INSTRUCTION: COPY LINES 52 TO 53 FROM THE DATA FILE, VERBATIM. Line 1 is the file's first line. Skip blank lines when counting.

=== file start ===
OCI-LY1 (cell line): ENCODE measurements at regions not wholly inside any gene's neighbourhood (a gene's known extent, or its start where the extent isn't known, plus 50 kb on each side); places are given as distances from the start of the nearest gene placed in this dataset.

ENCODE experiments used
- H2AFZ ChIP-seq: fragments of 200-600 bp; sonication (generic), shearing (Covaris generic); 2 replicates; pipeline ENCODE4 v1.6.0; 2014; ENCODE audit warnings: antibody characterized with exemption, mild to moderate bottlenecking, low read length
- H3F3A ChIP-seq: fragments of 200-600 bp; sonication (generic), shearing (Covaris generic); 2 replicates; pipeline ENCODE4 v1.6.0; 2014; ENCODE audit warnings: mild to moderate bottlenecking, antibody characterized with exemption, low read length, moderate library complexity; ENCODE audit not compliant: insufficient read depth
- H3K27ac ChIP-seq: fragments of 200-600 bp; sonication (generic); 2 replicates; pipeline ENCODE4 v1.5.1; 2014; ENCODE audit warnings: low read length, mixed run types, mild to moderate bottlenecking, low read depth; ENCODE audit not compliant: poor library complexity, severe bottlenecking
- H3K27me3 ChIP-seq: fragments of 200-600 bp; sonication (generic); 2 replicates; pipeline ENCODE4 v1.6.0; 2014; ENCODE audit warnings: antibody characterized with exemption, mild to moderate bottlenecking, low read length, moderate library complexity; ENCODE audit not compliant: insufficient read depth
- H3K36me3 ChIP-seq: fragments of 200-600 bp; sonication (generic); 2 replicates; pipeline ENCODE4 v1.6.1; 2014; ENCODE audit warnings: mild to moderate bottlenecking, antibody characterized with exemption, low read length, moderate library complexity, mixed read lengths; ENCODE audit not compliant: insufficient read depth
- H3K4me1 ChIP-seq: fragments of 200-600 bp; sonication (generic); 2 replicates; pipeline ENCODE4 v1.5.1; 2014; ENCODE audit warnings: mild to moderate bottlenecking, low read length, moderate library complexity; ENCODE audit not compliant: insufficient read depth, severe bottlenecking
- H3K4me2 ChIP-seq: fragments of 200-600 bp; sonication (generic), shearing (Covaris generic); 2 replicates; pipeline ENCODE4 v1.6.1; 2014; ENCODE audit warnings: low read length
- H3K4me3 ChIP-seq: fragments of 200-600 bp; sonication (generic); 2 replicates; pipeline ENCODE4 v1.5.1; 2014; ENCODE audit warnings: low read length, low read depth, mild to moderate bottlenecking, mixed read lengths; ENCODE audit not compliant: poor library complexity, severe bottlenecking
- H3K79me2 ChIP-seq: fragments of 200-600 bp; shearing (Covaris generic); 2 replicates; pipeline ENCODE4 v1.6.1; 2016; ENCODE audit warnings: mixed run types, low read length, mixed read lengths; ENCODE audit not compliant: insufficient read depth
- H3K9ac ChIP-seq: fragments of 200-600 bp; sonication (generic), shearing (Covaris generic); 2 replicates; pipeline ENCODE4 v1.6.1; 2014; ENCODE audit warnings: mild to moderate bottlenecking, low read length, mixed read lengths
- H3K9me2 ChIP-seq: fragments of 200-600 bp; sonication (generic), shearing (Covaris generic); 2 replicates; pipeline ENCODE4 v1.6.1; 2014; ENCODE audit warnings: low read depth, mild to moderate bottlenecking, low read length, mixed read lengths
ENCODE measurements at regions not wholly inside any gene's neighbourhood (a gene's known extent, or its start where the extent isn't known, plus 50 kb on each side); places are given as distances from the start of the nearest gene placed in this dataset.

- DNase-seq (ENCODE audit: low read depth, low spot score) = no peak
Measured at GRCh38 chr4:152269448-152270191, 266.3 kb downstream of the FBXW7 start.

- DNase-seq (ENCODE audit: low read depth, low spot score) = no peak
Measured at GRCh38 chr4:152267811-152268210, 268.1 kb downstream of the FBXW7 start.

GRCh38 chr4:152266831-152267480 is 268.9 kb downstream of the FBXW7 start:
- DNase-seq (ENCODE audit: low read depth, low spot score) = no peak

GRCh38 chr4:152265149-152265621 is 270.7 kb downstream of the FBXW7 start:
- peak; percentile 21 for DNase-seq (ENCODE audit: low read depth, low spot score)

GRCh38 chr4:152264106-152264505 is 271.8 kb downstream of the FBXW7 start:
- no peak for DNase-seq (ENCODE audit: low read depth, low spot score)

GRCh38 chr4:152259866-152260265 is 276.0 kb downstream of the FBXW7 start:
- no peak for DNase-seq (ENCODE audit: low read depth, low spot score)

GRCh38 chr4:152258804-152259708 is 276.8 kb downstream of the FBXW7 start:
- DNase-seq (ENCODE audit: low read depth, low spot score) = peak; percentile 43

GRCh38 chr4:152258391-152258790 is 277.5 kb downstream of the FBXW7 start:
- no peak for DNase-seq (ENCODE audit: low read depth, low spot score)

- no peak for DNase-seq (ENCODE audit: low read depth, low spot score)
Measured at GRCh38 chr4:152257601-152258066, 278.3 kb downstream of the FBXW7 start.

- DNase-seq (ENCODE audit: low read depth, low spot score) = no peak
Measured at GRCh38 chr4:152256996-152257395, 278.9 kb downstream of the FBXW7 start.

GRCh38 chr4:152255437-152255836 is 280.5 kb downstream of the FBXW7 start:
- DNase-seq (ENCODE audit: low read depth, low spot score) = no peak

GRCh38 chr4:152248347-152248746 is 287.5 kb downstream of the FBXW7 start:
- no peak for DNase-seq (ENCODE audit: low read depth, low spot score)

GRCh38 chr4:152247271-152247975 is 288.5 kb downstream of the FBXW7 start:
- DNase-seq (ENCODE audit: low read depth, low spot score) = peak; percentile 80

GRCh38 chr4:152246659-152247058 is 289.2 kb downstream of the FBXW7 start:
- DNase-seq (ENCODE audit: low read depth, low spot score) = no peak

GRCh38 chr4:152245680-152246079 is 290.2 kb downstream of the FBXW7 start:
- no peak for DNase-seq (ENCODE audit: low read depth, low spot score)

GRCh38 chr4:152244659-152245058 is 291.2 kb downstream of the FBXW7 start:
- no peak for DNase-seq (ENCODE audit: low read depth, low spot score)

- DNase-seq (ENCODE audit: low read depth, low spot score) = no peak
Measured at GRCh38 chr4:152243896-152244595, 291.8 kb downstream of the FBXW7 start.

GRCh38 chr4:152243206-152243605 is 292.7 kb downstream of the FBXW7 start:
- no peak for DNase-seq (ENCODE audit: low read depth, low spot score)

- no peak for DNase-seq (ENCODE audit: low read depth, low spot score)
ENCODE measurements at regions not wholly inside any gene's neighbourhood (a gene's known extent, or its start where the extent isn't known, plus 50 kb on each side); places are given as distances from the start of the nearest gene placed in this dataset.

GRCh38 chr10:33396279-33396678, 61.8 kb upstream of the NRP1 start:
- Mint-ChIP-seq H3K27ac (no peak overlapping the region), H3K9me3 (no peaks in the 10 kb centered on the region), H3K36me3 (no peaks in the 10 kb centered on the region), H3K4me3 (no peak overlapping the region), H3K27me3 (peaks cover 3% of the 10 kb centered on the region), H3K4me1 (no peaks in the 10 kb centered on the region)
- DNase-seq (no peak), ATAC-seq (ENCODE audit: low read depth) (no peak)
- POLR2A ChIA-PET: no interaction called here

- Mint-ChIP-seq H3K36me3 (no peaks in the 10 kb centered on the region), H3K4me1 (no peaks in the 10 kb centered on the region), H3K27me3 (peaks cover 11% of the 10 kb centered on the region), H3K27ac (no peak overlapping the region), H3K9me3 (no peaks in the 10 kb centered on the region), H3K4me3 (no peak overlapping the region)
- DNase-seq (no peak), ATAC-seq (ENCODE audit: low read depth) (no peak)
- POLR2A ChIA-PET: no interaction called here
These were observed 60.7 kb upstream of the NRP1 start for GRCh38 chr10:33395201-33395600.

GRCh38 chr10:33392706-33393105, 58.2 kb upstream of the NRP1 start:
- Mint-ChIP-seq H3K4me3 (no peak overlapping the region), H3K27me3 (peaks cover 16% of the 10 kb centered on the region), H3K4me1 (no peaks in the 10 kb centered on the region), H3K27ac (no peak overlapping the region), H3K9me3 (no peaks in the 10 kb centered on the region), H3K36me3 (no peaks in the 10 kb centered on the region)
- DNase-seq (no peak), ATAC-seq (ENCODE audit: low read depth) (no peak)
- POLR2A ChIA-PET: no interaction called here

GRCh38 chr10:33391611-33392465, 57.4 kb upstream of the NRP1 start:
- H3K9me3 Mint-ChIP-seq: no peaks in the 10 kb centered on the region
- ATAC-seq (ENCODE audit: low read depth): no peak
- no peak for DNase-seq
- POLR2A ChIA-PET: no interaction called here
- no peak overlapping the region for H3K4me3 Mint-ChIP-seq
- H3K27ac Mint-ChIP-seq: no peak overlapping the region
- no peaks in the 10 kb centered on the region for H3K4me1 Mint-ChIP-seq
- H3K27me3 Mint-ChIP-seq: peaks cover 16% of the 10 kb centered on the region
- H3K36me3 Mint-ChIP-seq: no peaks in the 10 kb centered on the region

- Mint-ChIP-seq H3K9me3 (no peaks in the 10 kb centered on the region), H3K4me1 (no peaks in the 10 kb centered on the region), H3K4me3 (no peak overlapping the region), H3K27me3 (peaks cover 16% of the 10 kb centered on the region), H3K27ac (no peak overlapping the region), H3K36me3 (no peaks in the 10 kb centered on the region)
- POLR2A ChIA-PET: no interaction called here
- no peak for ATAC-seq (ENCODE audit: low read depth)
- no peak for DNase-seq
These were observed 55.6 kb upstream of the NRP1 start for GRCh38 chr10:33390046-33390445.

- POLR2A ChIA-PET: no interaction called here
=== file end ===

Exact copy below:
ENCODE measurements at regions not wholly inside any gene's neighbourhood (a gene's known extent, or its start where the extent isn't known, plus 50 kb on each side); places are given as distances from the start of the nearest gene placed in this dataset.

GRCh38 chr10:33396279-33396678, 61.8 kb upstream of the NRP1 start: